Birmingham was founded in 1871, during the post-Civil War Reconstruction era, through the merger of three pre-existing farm towns, most notably Elyton. The new city was named for Birmingham, England, the UK's second largest city and at the time a major industrial city. The Alabama city annexed smaller neighbors and developed as an industrial center, based on mining, the new iron and steel industry, and rail transport. Most of the original settlers who founded Birmingham were of English ancestry. The city was developed as a place where cheap, non-unionized immigrant labor (primarily Irish and Italian), along with African-American labor from rural Alabama, could be employed in the city's steel mills and blast furnaces, giving it a competitive advantage over unionized industrial cities in the Midwest and Northeast.:14
From its founding through the end of the 1960s, Birmingham was a primary industrial center of the southern United States. Its growth from 1881 through 1920 earned it nicknames such as "The Magic City" and "The Pittsburgh of the South". Its major industries were iron and steel production. Major components of the railroad industry, rails and railroad cars, were manufactured in Birmingham: since the 1860s, the two primary hubs of railroading in the "Deep South" have been Birmingham and Atlanta. The economy diversified in the latter half of the 20th century. Banking, telecommunications, transportation, electrical power transmission, medical care, college education, and insurance have become major economic activities. Birmingham ranks as one of the largest banking centers in the United States. Also, it is among the most important business centers in the Southeast.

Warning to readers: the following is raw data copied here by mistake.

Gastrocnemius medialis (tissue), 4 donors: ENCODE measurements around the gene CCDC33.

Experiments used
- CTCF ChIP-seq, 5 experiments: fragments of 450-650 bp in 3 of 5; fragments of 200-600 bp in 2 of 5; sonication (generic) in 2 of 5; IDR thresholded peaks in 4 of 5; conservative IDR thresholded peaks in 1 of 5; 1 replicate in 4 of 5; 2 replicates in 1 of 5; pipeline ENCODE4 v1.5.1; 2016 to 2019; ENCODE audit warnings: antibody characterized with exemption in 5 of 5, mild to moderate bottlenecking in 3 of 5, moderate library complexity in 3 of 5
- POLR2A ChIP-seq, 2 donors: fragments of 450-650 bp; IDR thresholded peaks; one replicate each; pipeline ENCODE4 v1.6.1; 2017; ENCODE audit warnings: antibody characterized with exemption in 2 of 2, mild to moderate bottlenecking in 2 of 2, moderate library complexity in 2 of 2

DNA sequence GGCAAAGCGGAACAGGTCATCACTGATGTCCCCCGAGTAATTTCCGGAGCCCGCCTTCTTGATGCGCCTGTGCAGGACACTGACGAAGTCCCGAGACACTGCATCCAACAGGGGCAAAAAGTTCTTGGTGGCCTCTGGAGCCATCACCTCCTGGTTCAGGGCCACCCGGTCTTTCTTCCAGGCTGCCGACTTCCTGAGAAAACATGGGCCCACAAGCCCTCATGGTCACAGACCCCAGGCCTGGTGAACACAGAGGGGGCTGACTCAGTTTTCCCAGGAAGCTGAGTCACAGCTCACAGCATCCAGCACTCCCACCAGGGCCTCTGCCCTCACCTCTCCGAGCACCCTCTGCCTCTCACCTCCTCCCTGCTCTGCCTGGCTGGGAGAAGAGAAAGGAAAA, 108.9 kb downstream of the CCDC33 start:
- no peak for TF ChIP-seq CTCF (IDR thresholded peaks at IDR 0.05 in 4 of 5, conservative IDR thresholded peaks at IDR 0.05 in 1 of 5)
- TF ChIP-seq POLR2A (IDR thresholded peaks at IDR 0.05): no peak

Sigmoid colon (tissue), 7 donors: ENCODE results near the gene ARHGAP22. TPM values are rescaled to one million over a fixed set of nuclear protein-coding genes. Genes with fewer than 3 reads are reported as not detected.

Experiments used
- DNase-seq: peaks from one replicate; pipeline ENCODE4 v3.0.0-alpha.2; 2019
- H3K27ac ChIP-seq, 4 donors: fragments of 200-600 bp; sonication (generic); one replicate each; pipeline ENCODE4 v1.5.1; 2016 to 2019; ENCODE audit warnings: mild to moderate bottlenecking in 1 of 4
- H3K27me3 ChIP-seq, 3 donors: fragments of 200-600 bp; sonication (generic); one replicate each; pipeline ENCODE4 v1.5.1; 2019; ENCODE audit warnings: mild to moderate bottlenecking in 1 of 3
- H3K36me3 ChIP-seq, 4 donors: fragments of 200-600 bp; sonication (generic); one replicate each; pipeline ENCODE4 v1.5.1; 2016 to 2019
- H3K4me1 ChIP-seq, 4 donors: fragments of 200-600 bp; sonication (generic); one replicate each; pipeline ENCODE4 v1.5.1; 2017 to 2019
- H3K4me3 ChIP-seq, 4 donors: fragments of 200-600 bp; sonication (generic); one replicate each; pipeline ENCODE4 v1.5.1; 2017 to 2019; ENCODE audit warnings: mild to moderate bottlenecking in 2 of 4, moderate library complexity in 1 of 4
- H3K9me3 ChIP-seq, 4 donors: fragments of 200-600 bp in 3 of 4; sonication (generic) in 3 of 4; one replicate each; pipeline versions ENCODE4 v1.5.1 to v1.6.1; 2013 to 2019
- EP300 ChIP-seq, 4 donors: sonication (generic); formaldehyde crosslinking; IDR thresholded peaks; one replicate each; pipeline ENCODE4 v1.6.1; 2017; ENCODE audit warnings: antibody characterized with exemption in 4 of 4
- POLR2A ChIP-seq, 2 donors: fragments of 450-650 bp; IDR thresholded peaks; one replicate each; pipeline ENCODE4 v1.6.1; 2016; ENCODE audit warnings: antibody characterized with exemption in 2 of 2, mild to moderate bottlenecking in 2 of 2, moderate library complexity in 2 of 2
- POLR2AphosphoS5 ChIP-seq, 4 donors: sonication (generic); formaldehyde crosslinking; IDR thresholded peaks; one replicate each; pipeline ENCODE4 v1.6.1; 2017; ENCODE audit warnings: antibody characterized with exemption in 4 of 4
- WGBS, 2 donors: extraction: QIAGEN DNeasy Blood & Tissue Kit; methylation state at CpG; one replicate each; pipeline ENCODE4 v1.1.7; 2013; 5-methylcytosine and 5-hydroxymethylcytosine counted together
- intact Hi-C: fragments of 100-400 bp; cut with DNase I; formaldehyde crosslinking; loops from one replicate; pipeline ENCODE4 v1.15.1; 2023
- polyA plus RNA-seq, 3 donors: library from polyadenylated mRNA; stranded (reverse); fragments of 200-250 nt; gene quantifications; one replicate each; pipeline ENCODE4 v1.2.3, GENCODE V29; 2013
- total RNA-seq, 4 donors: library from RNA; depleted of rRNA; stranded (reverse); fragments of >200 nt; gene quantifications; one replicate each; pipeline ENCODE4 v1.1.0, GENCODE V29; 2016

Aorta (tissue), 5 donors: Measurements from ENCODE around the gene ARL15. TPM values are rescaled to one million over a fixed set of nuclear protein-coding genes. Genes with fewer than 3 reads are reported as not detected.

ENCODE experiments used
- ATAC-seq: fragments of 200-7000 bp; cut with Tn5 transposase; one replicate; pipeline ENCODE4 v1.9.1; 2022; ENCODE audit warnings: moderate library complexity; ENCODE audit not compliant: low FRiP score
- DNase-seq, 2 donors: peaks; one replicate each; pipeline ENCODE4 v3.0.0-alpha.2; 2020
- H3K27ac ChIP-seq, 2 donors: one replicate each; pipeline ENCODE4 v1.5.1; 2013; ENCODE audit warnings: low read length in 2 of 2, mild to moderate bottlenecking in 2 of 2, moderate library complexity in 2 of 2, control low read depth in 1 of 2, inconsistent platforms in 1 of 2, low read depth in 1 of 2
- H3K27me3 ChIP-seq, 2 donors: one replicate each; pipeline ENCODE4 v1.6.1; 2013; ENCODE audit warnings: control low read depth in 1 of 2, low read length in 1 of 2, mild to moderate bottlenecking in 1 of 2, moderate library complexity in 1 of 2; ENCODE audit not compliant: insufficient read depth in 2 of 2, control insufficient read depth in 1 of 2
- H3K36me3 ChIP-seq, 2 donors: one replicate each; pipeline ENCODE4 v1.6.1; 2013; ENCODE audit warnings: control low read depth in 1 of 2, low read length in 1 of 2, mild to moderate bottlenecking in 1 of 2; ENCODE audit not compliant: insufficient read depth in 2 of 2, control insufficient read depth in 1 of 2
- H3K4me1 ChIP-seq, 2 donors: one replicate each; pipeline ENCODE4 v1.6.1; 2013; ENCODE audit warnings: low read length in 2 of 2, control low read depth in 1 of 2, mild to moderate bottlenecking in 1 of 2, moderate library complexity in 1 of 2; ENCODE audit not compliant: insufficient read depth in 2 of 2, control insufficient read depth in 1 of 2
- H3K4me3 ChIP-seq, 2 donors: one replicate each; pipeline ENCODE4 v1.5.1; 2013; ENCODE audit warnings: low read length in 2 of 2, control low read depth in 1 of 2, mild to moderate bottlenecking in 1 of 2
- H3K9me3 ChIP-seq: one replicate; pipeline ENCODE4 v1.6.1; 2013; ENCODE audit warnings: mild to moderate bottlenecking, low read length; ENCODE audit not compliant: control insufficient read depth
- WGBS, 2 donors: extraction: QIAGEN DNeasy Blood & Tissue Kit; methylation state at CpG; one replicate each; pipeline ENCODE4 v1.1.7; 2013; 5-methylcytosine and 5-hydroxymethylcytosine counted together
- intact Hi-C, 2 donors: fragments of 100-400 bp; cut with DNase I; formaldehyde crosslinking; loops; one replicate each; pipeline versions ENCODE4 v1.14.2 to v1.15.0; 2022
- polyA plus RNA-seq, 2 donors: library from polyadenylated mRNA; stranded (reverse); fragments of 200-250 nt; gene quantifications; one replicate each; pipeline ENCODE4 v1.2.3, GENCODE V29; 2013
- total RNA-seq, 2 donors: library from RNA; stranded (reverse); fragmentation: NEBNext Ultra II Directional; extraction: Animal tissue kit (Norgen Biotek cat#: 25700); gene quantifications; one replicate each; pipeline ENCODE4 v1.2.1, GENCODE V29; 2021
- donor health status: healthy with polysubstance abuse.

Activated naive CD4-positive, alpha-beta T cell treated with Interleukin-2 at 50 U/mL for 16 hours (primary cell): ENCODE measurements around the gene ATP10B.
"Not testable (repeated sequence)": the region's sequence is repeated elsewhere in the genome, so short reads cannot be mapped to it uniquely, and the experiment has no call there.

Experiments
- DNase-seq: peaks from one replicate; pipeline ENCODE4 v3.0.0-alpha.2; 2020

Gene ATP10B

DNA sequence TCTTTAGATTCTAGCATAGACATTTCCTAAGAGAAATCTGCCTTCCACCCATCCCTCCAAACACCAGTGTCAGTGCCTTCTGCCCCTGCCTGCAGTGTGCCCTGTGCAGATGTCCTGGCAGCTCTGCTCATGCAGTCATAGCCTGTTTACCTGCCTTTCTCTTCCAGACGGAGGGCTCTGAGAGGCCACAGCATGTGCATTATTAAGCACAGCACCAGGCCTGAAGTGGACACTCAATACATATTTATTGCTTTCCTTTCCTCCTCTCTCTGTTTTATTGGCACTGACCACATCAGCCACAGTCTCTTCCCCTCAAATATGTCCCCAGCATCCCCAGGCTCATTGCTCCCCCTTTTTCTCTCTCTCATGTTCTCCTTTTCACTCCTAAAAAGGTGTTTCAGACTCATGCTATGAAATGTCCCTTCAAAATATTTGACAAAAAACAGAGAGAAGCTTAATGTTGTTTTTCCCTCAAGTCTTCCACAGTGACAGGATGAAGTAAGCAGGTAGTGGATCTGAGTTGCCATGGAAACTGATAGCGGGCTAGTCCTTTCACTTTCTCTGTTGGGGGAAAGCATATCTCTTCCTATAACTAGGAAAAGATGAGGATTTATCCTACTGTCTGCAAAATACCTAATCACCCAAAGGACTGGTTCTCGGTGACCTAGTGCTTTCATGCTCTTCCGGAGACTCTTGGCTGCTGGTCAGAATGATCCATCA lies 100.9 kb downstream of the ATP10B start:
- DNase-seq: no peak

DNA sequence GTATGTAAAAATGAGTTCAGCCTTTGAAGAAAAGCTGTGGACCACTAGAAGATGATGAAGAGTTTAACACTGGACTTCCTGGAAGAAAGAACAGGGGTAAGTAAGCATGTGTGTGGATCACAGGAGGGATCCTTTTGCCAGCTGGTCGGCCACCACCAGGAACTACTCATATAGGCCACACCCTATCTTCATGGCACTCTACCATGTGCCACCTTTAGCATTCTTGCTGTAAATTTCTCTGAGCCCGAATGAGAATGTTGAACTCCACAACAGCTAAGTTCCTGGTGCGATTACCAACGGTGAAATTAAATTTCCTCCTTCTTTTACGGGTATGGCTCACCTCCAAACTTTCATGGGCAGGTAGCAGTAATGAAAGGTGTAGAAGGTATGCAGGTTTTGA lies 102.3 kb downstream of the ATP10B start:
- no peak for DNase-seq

Pick the Ideal CDL School Birmingham AL
Choosing the right truck driver school is a critical first step to launching your new occupation as a long distance or local truck driver. The skills that you will learn at school will be those that shape a new career behind the wheel. There are many options available and understanding them is crucial to a new driver’s success. Most importantly, you must obtain the necessary training in order to operate a large commercial vehicle in a professional and safe manner. If you are short on cash or financing, you might need to think about a captive school. You will pay a reduced or in some cases no tuition in exchange for driving for their contracted carrier. Or you can choose an independent school and have the the freedom to drive for the trucking company of your choosing, or one of several affiliated with the school. It’s your decision. But regardless of how you obtain your training, you will in the near future be entering an industry that helps America move as a professional trucker in Birmingham AL.